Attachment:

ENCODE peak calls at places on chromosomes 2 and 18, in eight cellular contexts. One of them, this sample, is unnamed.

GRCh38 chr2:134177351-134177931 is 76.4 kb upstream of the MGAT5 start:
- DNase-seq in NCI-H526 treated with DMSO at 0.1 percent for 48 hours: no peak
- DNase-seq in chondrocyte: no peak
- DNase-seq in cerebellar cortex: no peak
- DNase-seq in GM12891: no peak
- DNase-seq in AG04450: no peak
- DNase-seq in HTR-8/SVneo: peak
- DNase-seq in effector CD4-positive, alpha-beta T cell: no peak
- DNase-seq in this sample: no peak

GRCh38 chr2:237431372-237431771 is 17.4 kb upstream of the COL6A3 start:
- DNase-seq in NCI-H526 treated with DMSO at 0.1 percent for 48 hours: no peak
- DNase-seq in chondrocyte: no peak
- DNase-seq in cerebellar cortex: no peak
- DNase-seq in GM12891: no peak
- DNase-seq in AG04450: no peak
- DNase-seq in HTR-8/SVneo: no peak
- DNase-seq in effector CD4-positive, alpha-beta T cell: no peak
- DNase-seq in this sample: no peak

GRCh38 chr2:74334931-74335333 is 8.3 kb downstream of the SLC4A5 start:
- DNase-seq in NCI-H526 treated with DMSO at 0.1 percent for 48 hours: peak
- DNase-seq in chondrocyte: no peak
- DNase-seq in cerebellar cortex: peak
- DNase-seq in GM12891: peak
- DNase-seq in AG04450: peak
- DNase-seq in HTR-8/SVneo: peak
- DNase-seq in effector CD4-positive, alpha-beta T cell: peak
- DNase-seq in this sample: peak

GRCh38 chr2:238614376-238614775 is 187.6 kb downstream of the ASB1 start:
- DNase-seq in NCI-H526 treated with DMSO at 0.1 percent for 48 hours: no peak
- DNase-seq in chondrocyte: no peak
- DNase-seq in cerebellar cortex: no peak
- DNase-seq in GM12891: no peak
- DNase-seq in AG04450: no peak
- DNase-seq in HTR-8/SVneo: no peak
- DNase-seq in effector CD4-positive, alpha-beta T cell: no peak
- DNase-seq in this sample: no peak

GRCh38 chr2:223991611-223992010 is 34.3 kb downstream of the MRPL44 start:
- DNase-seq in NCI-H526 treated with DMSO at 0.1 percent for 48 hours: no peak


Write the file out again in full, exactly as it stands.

ENCODE peak calls at places on chromosomes 2 and 18, in eight cellular contexts. One of them, this sample, is unnamed.

GRCh38 chr2:134177351-134177931 is 76.4 kb upstream of the MGAT5 start:
- DNase-seq in NCI-H526 treated with DMSO at 0.1 percent for 48 hours: no peak
- DNase-seq in chondrocyte: no peak
- DNase-seq in cerebellar cortex: no peak
- DNase-seq in GM12891: no peak
- DNase-seq in AG04450: no peak
- DNase-seq in HTR-8/SVneo: peak
- DNase-seq in effector CD4-positive, alpha-beta T cell: no peak
- DNase-seq in this sample: no peak

GRCh38 chr2:237431372-237431771 is 17.4 kb upstream of the COL6A3 start:
- DNase-seq in NCI-H526 treated with DMSO at 0.1 percent for 48 hours: no peak
- DNase-seq in chondrocyte: no peak
- DNase-seq in cerebellar cortex: no peak
- DNase-seq in GM12891: no peak
- DNase-seq in AG04450: no peak
- DNase-seq in HTR-8/SVneo: no peak
- DNase-seq in effector CD4-positive, alpha-beta T cell: no peak
- DNase-seq in this sample: no peak

GRCh38 chr2:74334931-74335333 is 8.3 kb downstream of the SLC4A5 start:
- DNase-seq in NCI-H526 treated with DMSO at 0.1 percent for 48 hours: peak
- DNase-seq in chondrocyte: no peak
- DNase-seq in cerebellar cortex: peak
- DNase-seq in GM12891: peak
- DNase-seq in AG04450: peak
- DNase-seq in HTR-8/SVneo: peak
- DNase-seq in effector CD4-positive, alpha-beta T cell: peak
- DNase-seq in this sample: peak

GRCh38 chr2:238614376-238614775 is 187.6 kb downstream of the ASB1 start:
- DNase-seq in NCI-H526 treated with DMSO at 0.1 percent for 48 hours: no peak
- DNase-seq in chondrocyte: no peak
- DNase-seq in cerebellar cortex: no peak
- DNase-seq in GM12891: no peak
- DNase-seq in AG04450: no peak
- DNase-seq in HTR-8/SVneo: no peak
- DNase-seq in effector CD4-positive, alpha-beta T cell: no peak
- DNase-seq in this sample: no peak

GRCh38 chr2:223991611-223992010 is 34.3 kb downstream of the MRPL44 start:
- DNase-seq in NCI-H526 treated with DMSO at 0.1 percent for 48 hours: no peak